4) Downstream core promoter element (DPE)

15

What are functions of the Carboxyl terminal domain group attached to Pol II?

1) Initiation
2) RNA processing machinery
3) Splicing machinery
4) PolyA tail machinery

16

What is the function of TFIIE?

Recruits TFIIH

17

What are the functions of TFIIH?

1) Helicase activity unwinds DNA for RNA Pol II to utilize
2) Kinase activity phosphorylates DNA once initiation complex has formed to initiate elongation
3) Plays a role in DNA repair

18

What is a CpG island and what is its function?

An area in the DNA with high content C-phosphate-G sequences. Used as a promoter sequence (similar to TATA box in function) to allow Pol II to know where initiation of transcription is located

19

What are differences between genes that use a TATA box as a promoter and genes that use a CpG island as a promoter?

1) TATA box contains 1 major start site of transcription, while the CpG island contains multiple start sites of transcription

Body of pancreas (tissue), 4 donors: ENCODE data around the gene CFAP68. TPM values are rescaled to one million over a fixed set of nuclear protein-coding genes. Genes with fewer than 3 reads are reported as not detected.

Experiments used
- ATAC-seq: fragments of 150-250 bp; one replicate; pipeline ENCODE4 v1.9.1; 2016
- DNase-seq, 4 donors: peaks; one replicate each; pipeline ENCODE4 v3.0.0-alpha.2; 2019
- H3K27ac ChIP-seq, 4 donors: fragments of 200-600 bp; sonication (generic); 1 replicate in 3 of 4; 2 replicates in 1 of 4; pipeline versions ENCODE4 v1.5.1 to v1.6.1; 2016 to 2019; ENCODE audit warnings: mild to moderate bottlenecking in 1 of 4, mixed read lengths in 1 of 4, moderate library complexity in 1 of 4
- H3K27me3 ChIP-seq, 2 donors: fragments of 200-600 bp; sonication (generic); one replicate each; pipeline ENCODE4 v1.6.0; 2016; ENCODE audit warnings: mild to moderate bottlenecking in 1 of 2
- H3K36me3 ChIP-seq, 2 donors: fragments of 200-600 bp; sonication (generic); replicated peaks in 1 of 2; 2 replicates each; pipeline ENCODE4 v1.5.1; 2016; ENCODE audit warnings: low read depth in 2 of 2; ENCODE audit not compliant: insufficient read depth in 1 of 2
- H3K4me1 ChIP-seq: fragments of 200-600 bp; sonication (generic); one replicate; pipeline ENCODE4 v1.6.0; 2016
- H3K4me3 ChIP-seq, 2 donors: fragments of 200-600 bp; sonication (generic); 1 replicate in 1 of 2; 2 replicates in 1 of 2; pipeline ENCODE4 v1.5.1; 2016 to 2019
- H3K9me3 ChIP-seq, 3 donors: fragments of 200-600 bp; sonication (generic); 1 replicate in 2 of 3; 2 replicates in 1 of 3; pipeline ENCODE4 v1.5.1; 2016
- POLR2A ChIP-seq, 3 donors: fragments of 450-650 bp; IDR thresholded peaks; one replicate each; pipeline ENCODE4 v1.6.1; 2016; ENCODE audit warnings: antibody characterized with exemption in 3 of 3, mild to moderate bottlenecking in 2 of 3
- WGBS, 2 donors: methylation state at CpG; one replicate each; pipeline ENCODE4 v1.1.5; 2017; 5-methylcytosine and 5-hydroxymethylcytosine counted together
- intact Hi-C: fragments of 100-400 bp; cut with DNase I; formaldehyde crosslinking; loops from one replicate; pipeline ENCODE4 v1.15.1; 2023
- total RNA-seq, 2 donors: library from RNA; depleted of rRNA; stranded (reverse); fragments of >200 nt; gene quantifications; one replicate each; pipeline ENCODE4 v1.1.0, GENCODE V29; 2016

2) TATA box starts transcription in a single sense direction, while the CpG island can cause transcription to occur in both directions on both strands (sense & antisense). If Pol II however, transcribes mRNA in the incorrect direction, it will soon terminate and begin in the correct direction

20

How transcription enhancers that are up to 50,000 bp away from the site of transcription carry out their function?

DNA looping allows the enhancer to pair up directly with the site of transcription for enhancement

21

Ligand binding domains are _______ and N-termini often contain ________.

C-terminal; activation domains

22

What is a nuclear localization sequence?

A nuclear localization signal or sequence (NLS) is an amino acid sequence that 'tags' a protein for import into the cell nucleus by nuclear transport. Once the protein binds to its receptor within the cell, nuclear translocation occurs in which the complex moves into the nucleus for transcription/translation